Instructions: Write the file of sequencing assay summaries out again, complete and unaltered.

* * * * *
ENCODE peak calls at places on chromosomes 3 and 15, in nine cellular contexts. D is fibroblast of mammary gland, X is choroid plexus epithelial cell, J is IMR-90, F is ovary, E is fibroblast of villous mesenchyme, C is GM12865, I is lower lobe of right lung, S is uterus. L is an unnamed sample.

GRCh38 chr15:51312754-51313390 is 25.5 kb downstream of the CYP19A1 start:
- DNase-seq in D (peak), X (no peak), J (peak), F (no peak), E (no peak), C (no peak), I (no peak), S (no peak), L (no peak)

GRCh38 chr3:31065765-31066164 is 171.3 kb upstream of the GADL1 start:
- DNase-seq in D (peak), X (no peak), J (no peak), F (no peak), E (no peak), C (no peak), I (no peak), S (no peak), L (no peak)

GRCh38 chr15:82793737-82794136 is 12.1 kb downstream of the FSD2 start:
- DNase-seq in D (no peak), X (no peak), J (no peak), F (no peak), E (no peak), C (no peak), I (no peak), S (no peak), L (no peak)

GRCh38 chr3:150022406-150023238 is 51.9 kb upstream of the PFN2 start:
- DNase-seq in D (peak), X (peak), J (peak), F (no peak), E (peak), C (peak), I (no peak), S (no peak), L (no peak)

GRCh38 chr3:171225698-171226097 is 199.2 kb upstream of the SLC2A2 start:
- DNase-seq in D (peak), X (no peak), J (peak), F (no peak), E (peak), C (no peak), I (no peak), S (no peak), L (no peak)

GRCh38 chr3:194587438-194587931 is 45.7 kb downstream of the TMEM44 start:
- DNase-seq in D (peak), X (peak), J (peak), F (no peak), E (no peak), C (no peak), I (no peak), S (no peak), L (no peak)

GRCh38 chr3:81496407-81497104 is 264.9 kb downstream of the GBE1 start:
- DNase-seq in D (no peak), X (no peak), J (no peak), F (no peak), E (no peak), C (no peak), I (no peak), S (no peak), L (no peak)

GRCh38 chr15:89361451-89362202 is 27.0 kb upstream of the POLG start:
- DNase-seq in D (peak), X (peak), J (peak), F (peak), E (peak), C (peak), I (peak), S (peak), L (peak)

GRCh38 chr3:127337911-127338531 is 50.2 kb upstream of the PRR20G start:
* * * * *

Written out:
ENCODE peak calls at places on chromosomes 3 and 15, in nine cellular contexts. D is fibroblast of mammary gland, X is choroid plexus epithelial cell, J is IMR-90, F is ovary, E is fibroblast of villous mesenchyme, C is GM12865, I is lower lobe of right lung, S is uterus. L is an unnamed sample.

GRCh38 chr15:51312754-51313390 is 25.5 kb downstream of the CYP19A1 start:
- DNase-seq in D (peak), X (no peak), J (peak), F (no peak), E (no peak), C (no peak), I (no peak), S (no peak), L (no peak)

GRCh38 chr3:31065765-31066164 is 171.3 kb upstream of the GADL1 start:
- DNase-seq in D (peak), X (no peak), J (no peak), F (no peak), E (no peak), C (no peak), I (no peak), S (no peak), L (no peak)

GRCh38 chr15:82793737-82794136 is 12.1 kb downstream of the FSD2 start:
- DNase-seq in D (no peak), X (no peak), J (no peak), F (no peak), E (no peak), C (no peak), I (no peak), S (no peak), L (no peak)

GRCh38 chr3:150022406-150023238 is 51.9 kb upstream of the PFN2 start:
- DNase-seq in D (peak), X (peak), J (peak), F (no peak), E (peak), C (peak), I (no peak), S (no peak), L (no peak)

GRCh38 chr3:171225698-171226097 is 199.2 kb upstream of the SLC2A2 start:
- DNase-seq in D (peak), X (no peak), J (peak), F (no peak), E (peak), C (no peak), I (no peak), S (no peak), L (no peak)

GRCh38 chr3:194587438-194587931 is 45.7 kb downstream of the TMEM44 start:
- DNase-seq in D (peak), X (peak), J (peak), F (no peak), E (no peak), C (no peak), I (no peak), S (no peak), L (no peak)

GRCh38 chr3:81496407-81497104 is 264.9 kb downstream of the GBE1 start:
- DNase-seq in D (no peak), X (no peak), J (no peak), F (no peak), E (no peak), C (no peak), I (no peak), S (no peak), L (no peak)

GRCh38 chr15:89361451-89362202 is 27.0 kb upstream of the POLG start:
- DNase-seq in D (peak), X (peak), J (peak), F (peak), E (peak), C (peak), I (peak), S (peak), L (peak)

GRCh38 chr3:127337911-127338531 is 50.2 kb upstream of the PRR20G start: